Historian To The Bowlby-Ainsworth
Tradition. For Bridging Attachment,
Cognition, And Language
John Bowlby recognized very early that cognitive psychology might provide rigorous interpretations and empirical underpinnings for key attachment insights. But the cognitive psychology of his day was not up to the task. Although cognitive psychology rapidly matured, its advances were largely inaccessible to researchers trained in the ethological-observational tradition. Inge Bretherton was the first attachment theorist truly conversant with modern cognitive psychology, theories of mental representation, and the origins of communication. Soon after completing her dissertation with Mary Ainsworth, she and Elizabeth Bates conducted landmark work on the child’s first symbolic representations and on the cognitive and social prerequisites of early language use. She wrote early and insightfully on the ability to talk about emotional states, social referencing, and early attachment representations. She was also the first to point out the relevance of event representation theory for understanding the working models concept. Today, these contributions are recognized as essential to the cognitive underpinnings of attachment theory. Inge has also served informally as the historian of attachment study. Her interest in our history, wonderfully researched and retold, and her generosity to others writing about this history are lasting contributions to the Bowlby-Ainsworth tradition.
For Advancing Attachment Study
And Children’s Health. A Generous Mentor
To Colleagues And Students Alike
Susan Goldberg distinguished herself as a developmental psychologist long before her interest turned to attachment study. From her base at Toronto’s Hospital for Sick Children, she conducted groundbreaking work on links between secure attachment and better general health in chronically ill children. This work broadened the tradition of applying attachment study to make practical differences in children’s lives. As a co-founder of the Home County Attachment Workshop, she engaged and encouraged a network of attachment researchers and practitioners that spans southern Ontario and Quebec. Her authoritative but very personal textbook, Attachment and Development, has welcomed countless students in psychology, child health, family therapy, social work, and child psychiatry to attachment study. A fine theorist and researcher and a generous mentor to colleagues and students alike, Sue Goldberg’s hard work, wisdom, and kind heart have enriched the Bowlby-Ainsworth tradition.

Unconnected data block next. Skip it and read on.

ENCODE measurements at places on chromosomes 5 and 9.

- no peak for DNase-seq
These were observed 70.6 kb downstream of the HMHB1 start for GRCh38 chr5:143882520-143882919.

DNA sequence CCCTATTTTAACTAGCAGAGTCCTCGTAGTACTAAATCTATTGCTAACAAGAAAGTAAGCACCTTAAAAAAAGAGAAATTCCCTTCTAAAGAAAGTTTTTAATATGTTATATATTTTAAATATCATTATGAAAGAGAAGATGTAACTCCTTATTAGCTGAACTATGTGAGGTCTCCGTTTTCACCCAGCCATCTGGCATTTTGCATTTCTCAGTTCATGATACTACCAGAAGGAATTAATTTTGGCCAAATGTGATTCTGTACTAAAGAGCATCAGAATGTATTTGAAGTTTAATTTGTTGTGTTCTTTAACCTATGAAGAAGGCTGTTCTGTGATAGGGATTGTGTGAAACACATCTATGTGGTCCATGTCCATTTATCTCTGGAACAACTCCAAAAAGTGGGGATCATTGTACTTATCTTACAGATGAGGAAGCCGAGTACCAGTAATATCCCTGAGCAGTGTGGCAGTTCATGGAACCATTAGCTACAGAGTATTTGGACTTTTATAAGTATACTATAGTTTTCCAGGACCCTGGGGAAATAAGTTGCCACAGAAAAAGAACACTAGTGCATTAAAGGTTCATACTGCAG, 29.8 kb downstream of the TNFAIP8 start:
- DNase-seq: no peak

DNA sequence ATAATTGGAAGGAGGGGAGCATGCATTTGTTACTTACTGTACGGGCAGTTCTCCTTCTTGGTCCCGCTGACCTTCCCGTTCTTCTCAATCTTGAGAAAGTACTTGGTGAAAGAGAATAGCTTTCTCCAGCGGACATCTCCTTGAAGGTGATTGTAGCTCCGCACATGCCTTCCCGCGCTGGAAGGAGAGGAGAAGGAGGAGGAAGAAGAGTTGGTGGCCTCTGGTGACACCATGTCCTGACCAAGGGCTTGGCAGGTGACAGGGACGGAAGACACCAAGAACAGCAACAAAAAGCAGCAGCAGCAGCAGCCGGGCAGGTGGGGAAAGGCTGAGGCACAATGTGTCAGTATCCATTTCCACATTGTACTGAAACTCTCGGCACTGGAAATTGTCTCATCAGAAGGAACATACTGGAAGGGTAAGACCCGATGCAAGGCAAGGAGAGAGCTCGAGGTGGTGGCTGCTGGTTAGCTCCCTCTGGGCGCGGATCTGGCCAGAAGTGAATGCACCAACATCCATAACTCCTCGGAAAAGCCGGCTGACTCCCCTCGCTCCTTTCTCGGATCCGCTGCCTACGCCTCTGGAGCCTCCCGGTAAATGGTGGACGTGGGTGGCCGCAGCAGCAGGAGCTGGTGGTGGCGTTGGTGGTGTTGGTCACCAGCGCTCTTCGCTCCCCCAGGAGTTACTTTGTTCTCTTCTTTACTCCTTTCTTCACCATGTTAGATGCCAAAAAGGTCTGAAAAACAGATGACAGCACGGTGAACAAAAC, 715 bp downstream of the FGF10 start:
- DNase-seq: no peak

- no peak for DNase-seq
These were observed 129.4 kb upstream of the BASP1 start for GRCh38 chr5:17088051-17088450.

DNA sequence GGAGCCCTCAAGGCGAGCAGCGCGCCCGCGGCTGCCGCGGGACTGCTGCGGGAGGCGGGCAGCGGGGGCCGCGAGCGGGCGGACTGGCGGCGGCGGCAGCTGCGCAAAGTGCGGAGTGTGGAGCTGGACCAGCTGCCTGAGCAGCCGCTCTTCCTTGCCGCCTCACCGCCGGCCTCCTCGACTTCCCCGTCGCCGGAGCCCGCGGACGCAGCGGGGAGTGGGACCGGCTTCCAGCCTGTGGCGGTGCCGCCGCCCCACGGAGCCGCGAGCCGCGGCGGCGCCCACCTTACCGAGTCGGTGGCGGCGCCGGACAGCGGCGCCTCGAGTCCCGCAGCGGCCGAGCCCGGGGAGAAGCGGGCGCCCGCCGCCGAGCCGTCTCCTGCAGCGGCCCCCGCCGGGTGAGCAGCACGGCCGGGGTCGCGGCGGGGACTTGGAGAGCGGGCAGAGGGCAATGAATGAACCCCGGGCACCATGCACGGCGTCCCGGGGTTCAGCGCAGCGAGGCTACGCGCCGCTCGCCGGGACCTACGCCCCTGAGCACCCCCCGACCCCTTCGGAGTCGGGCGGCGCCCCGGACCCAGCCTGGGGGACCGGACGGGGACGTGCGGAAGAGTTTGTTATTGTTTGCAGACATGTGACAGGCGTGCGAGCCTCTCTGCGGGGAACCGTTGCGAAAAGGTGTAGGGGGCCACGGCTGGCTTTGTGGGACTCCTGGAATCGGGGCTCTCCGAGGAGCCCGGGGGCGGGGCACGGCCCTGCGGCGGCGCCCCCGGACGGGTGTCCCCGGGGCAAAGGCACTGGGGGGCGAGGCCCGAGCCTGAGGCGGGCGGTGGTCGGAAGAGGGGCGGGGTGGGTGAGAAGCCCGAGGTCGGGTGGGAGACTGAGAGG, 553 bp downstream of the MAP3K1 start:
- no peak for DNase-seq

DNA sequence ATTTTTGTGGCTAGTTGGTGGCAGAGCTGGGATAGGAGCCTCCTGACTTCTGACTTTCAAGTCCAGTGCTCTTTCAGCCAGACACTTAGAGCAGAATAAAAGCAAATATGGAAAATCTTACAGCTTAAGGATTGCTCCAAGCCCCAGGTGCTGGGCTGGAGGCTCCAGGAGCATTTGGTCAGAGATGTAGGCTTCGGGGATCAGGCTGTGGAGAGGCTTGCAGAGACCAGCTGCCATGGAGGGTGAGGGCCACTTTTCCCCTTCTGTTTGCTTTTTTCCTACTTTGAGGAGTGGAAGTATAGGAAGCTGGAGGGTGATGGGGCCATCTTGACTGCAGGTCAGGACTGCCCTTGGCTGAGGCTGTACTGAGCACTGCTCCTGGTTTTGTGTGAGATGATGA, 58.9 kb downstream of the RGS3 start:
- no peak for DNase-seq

* Sadly, Susan Goldberg died in June 2005.
For Rigor And Originality In
Attachment Study. A Generous Colleague,
Mentor, And Steadfast Secure Base
In The Bowlby-Ainsworth Tradition
John Bowlby and Mary Ainsworth set high standards for attachment study. They insisted on a central role for theory, rigorous empirical methods, and close critical analysis. Marian Bakermans-Kranenburg has maintained and elevated these standards in her careful and imaginative research on attachment assessment. Her use of meta-analytic methods has helped identify and communicate the best established and most important results from an entire generation of attachment research. Intrigued by the possibilities of changing the course of insecure attachment development, she has also helped realize John Bowlby's goal of translating theory and research into practical, effective interventions. A generous and patient colleague and mentor, Dr. Bakermans-Kranenburg has been the invisible hand guiding an impressive range of attachment research and training from the Leiden attachment laboratories. A devoted mother of three, her successes in research and teaching have not diminished her success as a steadfast secure base. Those who would follow in her footsteps recognize that this too has enriched the Bowlby-Ainsworth tradition.
Morris N. Eagle
Friend and Interpreter to Psychoanalysis
And Attachment Theory
Bowlby's attachment theory combines the insights of psychoanalysis and the rigor of modern science. Before Morris Eagle's interests turned to psychoanalysis, he, was an imaginative experimentalist contributing to the emergence of cognitive psychology. And before his interests turned to attachment theory, he developed a deep understanding of traditional and modern themes in psychoanalysis. Trusted and admired by psychoanalysts and psychologists alike, he has been a translator and bridge across generations and paradigms, and between theory and practice. He has done so with wisdom, enthusiasm, and humor in his classroom teaching, clinical supervision, and prolific scholarship. He has also been exceptionally generous in his service as President of the American Psychological Association's Division on Psychoanalysis and as co-founder of the New York Attachment Consortium. This award is made in recognition of Morris Eagle's contributions to the good health of the Bowlby-Ainsworth tradition.